How seriously do you take efficiency at your bank? If the answer is a reluctant "not as much as I should," you are far from being alone. Community banks, particularly smaller institutions with under $100 million of assets, continue to be reluctant players in the drive toward efficiency.

According to the American Bankers Association's latest study of community bank practices, only 47% of the almost 800 respondents set a target for their efficiency ratio, which is calculated by dividing total noninterest expenses such as salaries and office costs by total revenues.

By contrast, almost all larger regional banks take this ratio seriously and strive to improve it.

What gives with the smaller banks?

Some leading community-based bankers say that small banks continue to measure success by asset growth divorced from efficiency.

"Community banks like to make loans," says David Payne, chairman of Westamerica Bancorp., a $3.8 billion-asset bank company in San Rafael, Calif. "It's not as much fun and it's harder work to be efficient."

Also, community banks argue that the added costs necessary to offer the personalized service that has become their hallmark and competitive advantage run counter to the goal of achieving optimum efficiency. Mixed with this thinking is the concern that draconian cost-cutting, which may include layoffs, will offend the small communities that they serve.

Still, some bankers contend that there are always ways to wring needless costs out of the system and that goal-setting constitutes a large step toward improving efficiency.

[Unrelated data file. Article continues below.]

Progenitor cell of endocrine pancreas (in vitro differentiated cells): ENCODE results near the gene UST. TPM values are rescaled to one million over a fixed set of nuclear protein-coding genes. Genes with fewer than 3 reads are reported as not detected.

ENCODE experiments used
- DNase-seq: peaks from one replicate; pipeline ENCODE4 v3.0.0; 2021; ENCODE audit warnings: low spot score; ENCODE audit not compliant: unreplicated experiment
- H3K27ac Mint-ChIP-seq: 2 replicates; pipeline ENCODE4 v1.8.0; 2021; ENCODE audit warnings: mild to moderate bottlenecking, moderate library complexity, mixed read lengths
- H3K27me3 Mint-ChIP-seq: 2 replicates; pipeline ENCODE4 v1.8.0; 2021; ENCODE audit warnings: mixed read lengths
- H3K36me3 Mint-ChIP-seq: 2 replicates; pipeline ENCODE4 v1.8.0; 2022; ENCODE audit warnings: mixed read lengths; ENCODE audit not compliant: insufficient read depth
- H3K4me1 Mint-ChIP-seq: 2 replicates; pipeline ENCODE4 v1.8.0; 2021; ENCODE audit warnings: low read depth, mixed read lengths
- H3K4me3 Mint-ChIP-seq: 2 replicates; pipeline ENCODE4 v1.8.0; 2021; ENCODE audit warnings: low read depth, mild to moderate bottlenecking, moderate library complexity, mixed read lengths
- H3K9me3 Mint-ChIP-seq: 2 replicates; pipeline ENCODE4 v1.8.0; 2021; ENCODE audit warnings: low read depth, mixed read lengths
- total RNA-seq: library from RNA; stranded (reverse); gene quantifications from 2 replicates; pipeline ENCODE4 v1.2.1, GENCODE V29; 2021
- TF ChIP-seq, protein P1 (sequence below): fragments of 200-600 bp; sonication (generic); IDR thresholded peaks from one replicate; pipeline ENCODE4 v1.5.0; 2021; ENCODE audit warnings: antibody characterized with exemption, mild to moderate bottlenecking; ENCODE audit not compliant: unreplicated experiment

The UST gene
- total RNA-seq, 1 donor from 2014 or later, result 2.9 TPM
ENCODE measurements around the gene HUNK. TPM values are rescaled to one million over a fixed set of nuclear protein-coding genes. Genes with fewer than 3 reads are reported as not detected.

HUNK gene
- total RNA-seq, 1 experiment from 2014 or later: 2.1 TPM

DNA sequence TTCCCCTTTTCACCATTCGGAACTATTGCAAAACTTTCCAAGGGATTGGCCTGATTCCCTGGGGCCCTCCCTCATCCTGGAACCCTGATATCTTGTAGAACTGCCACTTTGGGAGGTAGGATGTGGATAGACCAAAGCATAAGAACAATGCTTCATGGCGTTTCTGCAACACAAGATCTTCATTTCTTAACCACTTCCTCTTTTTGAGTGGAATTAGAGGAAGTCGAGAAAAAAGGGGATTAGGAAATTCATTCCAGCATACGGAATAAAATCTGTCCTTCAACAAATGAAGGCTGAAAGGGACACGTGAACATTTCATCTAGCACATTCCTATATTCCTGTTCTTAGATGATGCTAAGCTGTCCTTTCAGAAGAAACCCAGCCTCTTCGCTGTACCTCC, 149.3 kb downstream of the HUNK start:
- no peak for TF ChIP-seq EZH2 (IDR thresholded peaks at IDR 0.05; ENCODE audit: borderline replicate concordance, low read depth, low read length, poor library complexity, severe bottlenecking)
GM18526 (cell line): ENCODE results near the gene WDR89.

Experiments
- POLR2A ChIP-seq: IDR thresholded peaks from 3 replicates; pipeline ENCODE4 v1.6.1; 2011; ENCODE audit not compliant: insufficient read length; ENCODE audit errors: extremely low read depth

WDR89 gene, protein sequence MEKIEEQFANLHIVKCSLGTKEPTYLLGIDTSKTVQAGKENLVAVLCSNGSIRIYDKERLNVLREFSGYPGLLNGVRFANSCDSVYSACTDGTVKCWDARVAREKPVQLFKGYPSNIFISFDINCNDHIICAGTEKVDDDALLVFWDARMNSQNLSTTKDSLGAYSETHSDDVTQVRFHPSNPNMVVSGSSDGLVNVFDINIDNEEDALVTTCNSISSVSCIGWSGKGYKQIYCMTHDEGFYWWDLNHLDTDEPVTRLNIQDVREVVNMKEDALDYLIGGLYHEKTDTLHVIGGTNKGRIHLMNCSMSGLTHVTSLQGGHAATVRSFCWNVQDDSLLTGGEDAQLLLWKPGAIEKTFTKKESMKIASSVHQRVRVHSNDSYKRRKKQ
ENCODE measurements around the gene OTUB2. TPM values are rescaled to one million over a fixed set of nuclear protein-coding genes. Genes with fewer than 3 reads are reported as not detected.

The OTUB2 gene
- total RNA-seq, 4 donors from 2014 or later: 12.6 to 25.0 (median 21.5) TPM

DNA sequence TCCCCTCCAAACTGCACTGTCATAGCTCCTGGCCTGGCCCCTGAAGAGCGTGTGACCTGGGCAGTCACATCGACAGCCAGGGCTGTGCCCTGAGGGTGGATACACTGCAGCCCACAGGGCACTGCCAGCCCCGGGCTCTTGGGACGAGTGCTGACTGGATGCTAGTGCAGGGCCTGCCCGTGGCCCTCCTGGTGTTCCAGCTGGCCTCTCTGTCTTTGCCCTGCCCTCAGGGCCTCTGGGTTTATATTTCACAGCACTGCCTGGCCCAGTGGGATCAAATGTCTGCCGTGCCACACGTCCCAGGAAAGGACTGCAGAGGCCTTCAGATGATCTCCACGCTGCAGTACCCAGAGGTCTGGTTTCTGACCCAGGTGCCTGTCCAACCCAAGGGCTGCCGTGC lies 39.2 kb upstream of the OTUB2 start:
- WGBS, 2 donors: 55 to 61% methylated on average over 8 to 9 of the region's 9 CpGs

"I have to agree that banks should take this ratio more seriously," says Joe Williams, chief executive officer of American Heritage Bank of El Reno, Okla.

Indeed, the study appears to support this advice. Community banks that set a target had an average efficiency ratio of 53.8% last year, about 4 percentage points lower than the group as a whole, and 6 percentage points lower than the 60% benchmark that community banks normally use to gauge their success.

Though half the banks in the study managed to reduce their efficiency ratios last year over the previous year, the study demonstrates that most banks fell short of their target for the year.

Last year, 80% of banks that set efficiency goals missed them, compared with 77% the year before.

Keith Leggett, an ABA senior economist, argues that various events - including higher-than-expected Year-2000 upgrade costs, higher salaries in a robust labor market, and tighter loan margins - may have gotten in the way of the best-laid plans.

He suggests that "there are limits to cost-cutting and we may be close to approaching those limits."

So how do banks become more efficient?

According to Mr. Leggett and others, it is not just a matter of cutting costs, particularly when staff costs or other administrative expenses have been wrung out already. Often, banks need to focus on increasing the denominator of the ratio by boosting revenues.

For example, good banks, he says, are focusing on increasing the number of products sold to a single customer.

Still, Henry A. Logue, chief executive officer of First Republic Bank in Monroe, La., argues that the industry still may need to bite the bullet and cut more staff costs, even if it ruffles community feathers. "We may need to operate with fewer people," he says.

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